When Robin Koch was born in July 1996, his father Harry was hardly in the best of moods, having just suffered historic relegation in a dramatic fashion. Less than two years later, the scenario had changed entirely, as he celebrated one of the most sensational championship triumphs in Germany.
The story of Harry Koch is quite remarkable from every possible angle. At the age of 25, he was still a totally anonymous centre-back, playing for a tiny amateurish club in the regional division. That club went by the name of TSV Vestenbergsgreuth, and even some native German speakers have problems pronouncing that. What were his chances of making any kind of headlines? It turned out they were higher than zero, and the rise was meteoric.
In August 1994, the mighty fighters of TSV Vestenbergsgreuth threw Bayern Munich out of the German Cup, totally ruining Oliver Kahn's debut for the champions. The blond keeper conceded one goal, whereas the minnows managed to keep a clean sheet against the likes of Jean-Pierre Papin, Lothar Matthaus and Mehmet Scholl. Harry Koch was at the heart of that defence on the night, and his phenomenal performance caught the eye of Kaiserslautern scouts.
A year later, in the summer of 1995, the Red Devils duly signed him – and the newcomer immediately became the stalwart of their rearguard. Koch was immensely popular with the fans. It was a love at first sight, and it's easy to understand why – he stood out thanks to his long curly hair and outstanding spirit.
His technical skills were limited in the extreme, but one could hardly find a more committed warrior. He took no prisoners, showed endless energy and leadership, and many strikers found – just like Papin – how outrageously difficult it was to get past him.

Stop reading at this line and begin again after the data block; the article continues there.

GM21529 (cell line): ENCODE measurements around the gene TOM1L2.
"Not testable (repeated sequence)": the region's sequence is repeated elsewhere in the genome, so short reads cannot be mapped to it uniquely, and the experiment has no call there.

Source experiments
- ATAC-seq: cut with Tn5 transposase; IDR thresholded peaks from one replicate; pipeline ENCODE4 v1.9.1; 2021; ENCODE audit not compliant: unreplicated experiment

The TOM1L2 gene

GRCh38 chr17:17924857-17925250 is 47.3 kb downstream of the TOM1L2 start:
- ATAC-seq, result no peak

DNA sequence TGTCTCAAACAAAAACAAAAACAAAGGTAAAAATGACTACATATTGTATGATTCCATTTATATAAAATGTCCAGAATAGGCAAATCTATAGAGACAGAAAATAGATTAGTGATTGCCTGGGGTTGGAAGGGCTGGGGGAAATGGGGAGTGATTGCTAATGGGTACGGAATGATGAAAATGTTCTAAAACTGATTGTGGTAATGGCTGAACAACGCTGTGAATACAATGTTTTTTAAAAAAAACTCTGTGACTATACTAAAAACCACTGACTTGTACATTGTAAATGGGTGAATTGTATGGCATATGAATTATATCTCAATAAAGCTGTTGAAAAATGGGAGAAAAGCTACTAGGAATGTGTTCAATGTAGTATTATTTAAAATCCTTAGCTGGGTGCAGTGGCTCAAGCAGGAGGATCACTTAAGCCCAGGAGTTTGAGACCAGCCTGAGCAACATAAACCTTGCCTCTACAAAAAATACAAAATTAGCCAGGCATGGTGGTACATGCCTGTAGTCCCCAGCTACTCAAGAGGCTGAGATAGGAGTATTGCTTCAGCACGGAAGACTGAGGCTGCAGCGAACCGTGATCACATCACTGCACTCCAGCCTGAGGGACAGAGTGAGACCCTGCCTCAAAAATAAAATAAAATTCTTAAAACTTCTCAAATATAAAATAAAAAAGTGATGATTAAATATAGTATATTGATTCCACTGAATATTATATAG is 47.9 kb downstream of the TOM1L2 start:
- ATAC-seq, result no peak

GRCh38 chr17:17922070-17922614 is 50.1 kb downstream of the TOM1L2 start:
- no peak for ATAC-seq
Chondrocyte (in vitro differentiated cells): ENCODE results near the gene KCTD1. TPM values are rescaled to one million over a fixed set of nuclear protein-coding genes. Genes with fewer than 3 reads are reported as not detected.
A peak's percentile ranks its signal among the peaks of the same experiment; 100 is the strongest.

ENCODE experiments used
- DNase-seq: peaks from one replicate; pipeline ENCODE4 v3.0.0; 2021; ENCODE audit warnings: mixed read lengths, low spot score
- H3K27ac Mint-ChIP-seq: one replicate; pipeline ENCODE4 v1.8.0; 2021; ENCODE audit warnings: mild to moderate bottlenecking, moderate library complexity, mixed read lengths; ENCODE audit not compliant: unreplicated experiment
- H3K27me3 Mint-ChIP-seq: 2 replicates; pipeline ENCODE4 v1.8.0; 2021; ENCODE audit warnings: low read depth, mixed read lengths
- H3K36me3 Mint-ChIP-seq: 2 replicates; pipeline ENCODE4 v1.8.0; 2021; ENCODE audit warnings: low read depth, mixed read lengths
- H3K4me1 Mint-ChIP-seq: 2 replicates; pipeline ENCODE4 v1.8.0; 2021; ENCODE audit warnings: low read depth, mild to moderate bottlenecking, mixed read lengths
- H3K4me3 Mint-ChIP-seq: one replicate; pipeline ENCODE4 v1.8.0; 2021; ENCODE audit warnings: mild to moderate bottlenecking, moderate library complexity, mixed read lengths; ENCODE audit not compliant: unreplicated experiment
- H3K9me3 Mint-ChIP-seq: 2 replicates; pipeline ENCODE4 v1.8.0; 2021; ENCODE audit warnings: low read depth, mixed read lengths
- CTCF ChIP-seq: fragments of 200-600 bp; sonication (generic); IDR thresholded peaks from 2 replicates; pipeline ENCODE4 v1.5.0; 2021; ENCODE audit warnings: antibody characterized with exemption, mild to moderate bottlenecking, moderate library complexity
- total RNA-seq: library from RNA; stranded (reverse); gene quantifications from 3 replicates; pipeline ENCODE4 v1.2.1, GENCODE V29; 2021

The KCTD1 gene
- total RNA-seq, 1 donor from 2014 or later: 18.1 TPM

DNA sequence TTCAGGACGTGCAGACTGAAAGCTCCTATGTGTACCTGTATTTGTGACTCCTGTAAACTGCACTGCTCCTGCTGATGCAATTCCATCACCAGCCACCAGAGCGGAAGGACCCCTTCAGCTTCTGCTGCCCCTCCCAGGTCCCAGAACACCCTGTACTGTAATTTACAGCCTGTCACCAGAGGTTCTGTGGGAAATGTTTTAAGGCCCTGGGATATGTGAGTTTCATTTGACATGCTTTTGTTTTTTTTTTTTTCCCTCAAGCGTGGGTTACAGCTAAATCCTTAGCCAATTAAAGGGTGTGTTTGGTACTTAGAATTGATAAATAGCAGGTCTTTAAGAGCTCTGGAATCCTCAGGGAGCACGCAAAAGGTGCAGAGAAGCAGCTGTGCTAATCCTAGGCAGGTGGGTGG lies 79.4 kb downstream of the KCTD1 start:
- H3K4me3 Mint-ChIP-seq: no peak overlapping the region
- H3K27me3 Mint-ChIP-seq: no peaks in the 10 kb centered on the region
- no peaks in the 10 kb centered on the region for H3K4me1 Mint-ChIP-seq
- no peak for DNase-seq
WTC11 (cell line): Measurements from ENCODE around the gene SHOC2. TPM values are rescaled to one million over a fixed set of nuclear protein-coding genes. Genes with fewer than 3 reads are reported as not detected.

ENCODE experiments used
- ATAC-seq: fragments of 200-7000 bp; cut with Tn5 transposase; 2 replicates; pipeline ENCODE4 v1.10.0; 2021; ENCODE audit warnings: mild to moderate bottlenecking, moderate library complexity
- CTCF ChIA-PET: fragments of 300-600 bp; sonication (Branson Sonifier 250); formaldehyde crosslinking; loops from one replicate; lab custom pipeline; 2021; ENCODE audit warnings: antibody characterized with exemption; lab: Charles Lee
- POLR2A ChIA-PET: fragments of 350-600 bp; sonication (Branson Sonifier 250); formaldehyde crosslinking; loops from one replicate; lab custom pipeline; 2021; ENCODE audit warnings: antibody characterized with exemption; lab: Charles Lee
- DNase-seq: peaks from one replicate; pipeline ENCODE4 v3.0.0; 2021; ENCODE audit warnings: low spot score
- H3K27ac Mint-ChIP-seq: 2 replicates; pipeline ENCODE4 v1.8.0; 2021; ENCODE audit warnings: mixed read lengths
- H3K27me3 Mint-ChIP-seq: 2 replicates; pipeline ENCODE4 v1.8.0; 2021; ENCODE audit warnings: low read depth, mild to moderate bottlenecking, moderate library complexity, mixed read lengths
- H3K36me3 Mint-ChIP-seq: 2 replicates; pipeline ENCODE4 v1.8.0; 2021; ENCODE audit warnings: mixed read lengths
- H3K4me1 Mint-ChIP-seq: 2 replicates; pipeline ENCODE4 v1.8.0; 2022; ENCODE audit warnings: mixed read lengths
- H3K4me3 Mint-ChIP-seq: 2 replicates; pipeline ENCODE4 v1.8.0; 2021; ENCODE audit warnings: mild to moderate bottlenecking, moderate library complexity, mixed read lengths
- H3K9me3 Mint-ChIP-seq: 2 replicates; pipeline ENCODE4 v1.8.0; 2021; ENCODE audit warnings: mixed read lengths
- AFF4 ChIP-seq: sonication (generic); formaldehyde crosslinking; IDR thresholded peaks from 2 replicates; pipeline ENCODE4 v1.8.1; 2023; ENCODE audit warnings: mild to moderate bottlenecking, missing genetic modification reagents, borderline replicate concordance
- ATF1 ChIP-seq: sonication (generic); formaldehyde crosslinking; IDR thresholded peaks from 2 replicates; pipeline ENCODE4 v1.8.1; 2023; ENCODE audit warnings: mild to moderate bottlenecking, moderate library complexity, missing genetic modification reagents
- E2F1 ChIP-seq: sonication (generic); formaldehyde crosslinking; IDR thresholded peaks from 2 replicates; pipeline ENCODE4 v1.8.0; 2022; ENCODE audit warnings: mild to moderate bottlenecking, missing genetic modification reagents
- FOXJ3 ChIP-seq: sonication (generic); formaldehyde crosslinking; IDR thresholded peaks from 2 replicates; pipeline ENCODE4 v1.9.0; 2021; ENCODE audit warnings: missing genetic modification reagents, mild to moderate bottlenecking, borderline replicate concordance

Kaiserslautern were a top team those days. A very proud and important historic club, they finished 4th in the 1994/95 season, and Koch thought he was going to fight for the title after joining them. Their defence actually improved – largely thanks to his contribution, and stats showed exactly that. Lautern conceded 41 goals in 1994/95 and just 37 goals in 1995/96. That was the second best record in the whole of the Bundesliga – even the champions Borussia Dortmund conceded more goals. And yet they also had the worst attack, and incredibly, almost unbelievably, Kaiserslautern went down for the first time in history.
You can only try to imagine Koch's feelings. He fulfilled his sacred dream of playing in the Bundesliga and had an absolutely brilliant season from a personal point of view. He even won a major trophy because Kaiserslautern lifted the German Cup. However, it all ended in a disastrous fashion. It was an amazing emotional roller coaster.
Few would have blamed Koch if he left that summer. He chose to remain, and was richly rewarded. With Otto Rehhagel on the bench, Kaiserslautern went back up in 1997 and became the only promoted team ever to win the Bundesliga championship title in 1998. Koch was at the very heart of that project. His name is written in golden letters in the club history, and the whole stadium wept in 2003 when time came for him to depart at the age of 33.
Seven-year-old Robin was on the pitch alongside his father that evening, hearing the applause, feeling the unique atmosphere. It was an inspirational moment. He was too young to remember the title triumph, but he heard everything about that legend. He knows that things that seem impossible can actually be possible. He is also not afraid to choose unorthodox paths of development, just like his father.